This epic poem tells the story of the rise of the Mongol Empire, from its humble beginnings to its eventual domination of much of Asia and Europe. The poem is renowned for its vivid descriptions of the people, customs, and events of the time, as well as its complex and sophisticated language.
With Mongolia’s rich nomadic heritage, it comes as no surprise that Mongolia has some incredible traditional dishes. Mongolian food is characterized by its bold flavours and hearty dishes, their recipes are designed to provide sustenance and energy for those living in a rugged and demanding environment.
Some of the most well-known dishes from Mongolia include buuz, which are steamed dumplings filled with meat and vegetables, and khuushuur, which are fried meat-filled pastries. Another staple of Mongolian cuisine is roasted meat, which is often prepared over an open flame and served with a variety of side dishes, such as dairy products like aaruul, which is a type of dried curd, and airag, a traditional fermented mare’s milk.
Mongolia has a long-standing tradition of wrestling, which is considered one of the “Three Manly Skills” and is celebrated with great passion during the annual Naadam festival. This festival is a national event that is held in July and is a showcase of Mongolian heritage and traditions.
Wrestling, along with horse racing and archery, is one of the three main events of the festival and is an integral part of Mongolian culture. The sport of wrestling is steeped in history and is considered a symbol of strength, bravery, and athleticism.
It is a source of pride for Mongolians and is an important aspect of their cultural identity. The traditional Mongolian wrestling style is unique and involves intricate techniques and movements that have been passed down through generations.
Mongolia has a long and rich cultural heritage, and this is reflected in the country’s complex system of honorifics and titles. These titles and honorifics are used to reflect the importance of family, elders, and personal accomplishment in Mongolian society. The use of these titles is a way to show respect and recognition for one’s elders, family members, and individuals who have achieved something notable.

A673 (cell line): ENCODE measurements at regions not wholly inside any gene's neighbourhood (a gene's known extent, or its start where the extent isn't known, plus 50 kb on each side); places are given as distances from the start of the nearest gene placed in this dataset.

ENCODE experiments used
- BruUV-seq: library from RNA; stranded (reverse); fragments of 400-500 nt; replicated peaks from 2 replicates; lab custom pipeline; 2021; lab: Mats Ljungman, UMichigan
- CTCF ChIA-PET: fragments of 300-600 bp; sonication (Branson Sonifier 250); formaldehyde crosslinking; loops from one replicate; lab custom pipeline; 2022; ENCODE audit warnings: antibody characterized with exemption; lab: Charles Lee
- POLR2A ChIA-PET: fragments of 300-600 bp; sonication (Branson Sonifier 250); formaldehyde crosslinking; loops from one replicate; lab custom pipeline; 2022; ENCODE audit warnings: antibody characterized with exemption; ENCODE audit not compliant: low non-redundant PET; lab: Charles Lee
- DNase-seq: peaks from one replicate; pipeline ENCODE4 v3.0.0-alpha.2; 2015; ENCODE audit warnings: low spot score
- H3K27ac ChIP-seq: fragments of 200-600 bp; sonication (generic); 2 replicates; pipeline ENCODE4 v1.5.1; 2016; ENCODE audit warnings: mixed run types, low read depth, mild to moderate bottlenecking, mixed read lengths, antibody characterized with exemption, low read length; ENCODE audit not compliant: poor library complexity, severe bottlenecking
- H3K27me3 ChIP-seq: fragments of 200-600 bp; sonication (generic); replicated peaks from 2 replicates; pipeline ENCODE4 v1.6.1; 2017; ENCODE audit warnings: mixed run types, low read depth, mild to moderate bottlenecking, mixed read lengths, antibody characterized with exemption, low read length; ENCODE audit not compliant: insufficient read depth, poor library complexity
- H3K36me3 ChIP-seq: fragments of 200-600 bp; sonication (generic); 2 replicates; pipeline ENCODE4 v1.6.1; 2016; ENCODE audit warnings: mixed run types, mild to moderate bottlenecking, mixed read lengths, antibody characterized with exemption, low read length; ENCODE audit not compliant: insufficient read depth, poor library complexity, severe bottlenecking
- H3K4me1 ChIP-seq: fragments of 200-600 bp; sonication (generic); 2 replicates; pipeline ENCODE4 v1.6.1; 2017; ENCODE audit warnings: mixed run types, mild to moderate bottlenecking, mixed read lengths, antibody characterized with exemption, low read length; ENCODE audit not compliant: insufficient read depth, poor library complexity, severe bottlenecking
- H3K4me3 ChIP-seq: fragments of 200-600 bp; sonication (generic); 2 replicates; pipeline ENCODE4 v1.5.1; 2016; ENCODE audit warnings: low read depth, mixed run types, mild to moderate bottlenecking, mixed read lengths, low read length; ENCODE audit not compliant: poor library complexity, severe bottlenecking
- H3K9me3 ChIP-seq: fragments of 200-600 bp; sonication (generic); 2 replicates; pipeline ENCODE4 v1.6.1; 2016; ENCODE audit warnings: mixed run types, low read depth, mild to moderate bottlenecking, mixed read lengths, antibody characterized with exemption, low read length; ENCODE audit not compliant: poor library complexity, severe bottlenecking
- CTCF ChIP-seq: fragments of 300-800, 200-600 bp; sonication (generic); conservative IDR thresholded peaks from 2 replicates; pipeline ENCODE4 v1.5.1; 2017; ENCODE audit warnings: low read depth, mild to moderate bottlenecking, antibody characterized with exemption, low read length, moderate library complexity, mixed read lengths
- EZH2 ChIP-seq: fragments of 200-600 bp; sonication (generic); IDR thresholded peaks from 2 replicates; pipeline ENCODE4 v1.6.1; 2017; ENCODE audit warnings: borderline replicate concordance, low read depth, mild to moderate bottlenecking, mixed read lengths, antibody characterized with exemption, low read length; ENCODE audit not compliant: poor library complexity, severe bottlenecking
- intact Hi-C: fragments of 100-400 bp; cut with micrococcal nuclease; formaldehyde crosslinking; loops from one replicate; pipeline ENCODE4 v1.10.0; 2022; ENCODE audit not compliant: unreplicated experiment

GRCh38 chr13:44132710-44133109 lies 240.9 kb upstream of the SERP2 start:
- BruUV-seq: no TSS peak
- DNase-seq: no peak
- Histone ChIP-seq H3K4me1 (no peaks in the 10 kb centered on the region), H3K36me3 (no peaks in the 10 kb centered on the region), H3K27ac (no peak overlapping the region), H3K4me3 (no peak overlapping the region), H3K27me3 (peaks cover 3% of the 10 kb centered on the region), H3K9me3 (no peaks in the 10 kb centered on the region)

In Mongolian culture, these titles are an integral part of daily life and are used in both formal and informal settings. The use of honorifics and titles provides a fascinating insight into the cultural heritage of Mongolia and the values and beliefs that are deeply ingrained in the country’s society.
Mongolia is a member of the United Nations and the World Trade Organization and it has close diplomatic relations with many countries. The country’s membership in these international organizations reflects its commitment to global peace, security, and economic cooperation.
Mongolia also maintains strong diplomatic ties with countries in the region, including China, Kazakhstan, and other neighbouring countries, as well as with countries further afield. The country’s location at the crossroads of Asia makes it a valuable partner in regional and international relations, and it continues to play an active role in promoting peace, stability, and cooperation in the region.